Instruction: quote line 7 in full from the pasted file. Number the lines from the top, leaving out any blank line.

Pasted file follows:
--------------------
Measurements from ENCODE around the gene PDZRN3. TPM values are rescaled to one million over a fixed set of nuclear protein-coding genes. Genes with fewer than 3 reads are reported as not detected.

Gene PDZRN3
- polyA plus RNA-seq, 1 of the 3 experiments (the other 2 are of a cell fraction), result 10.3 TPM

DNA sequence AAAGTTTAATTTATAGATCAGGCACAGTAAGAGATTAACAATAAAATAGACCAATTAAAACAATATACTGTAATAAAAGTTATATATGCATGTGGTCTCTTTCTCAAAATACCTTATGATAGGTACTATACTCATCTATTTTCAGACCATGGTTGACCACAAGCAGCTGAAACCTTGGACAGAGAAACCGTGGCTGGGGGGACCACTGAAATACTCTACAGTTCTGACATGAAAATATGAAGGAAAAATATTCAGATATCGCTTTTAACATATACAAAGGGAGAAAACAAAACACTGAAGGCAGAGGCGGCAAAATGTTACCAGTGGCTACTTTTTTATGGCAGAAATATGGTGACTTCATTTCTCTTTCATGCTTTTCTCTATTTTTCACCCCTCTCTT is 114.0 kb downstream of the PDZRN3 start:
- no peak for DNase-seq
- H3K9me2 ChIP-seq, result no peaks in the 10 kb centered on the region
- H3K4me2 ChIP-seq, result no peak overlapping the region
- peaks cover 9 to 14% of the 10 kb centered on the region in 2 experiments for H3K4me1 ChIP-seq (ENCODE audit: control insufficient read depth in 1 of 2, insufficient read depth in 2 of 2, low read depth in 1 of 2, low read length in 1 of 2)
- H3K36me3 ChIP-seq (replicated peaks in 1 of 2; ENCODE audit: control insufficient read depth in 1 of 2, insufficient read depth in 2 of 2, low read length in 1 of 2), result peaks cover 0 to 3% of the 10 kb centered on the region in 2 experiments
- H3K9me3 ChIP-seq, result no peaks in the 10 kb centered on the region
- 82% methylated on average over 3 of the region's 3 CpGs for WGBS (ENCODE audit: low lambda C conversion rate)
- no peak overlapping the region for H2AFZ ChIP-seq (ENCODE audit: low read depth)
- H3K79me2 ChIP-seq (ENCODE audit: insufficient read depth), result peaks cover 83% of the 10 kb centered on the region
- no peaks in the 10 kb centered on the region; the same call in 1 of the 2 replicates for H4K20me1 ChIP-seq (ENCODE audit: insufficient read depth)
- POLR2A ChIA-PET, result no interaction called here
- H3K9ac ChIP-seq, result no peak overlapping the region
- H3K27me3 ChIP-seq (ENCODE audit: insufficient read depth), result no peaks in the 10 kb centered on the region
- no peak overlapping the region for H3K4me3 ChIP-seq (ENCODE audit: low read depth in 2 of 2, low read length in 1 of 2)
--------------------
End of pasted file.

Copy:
- H3K4me2 ChIP-seq, result no peak overlapping the region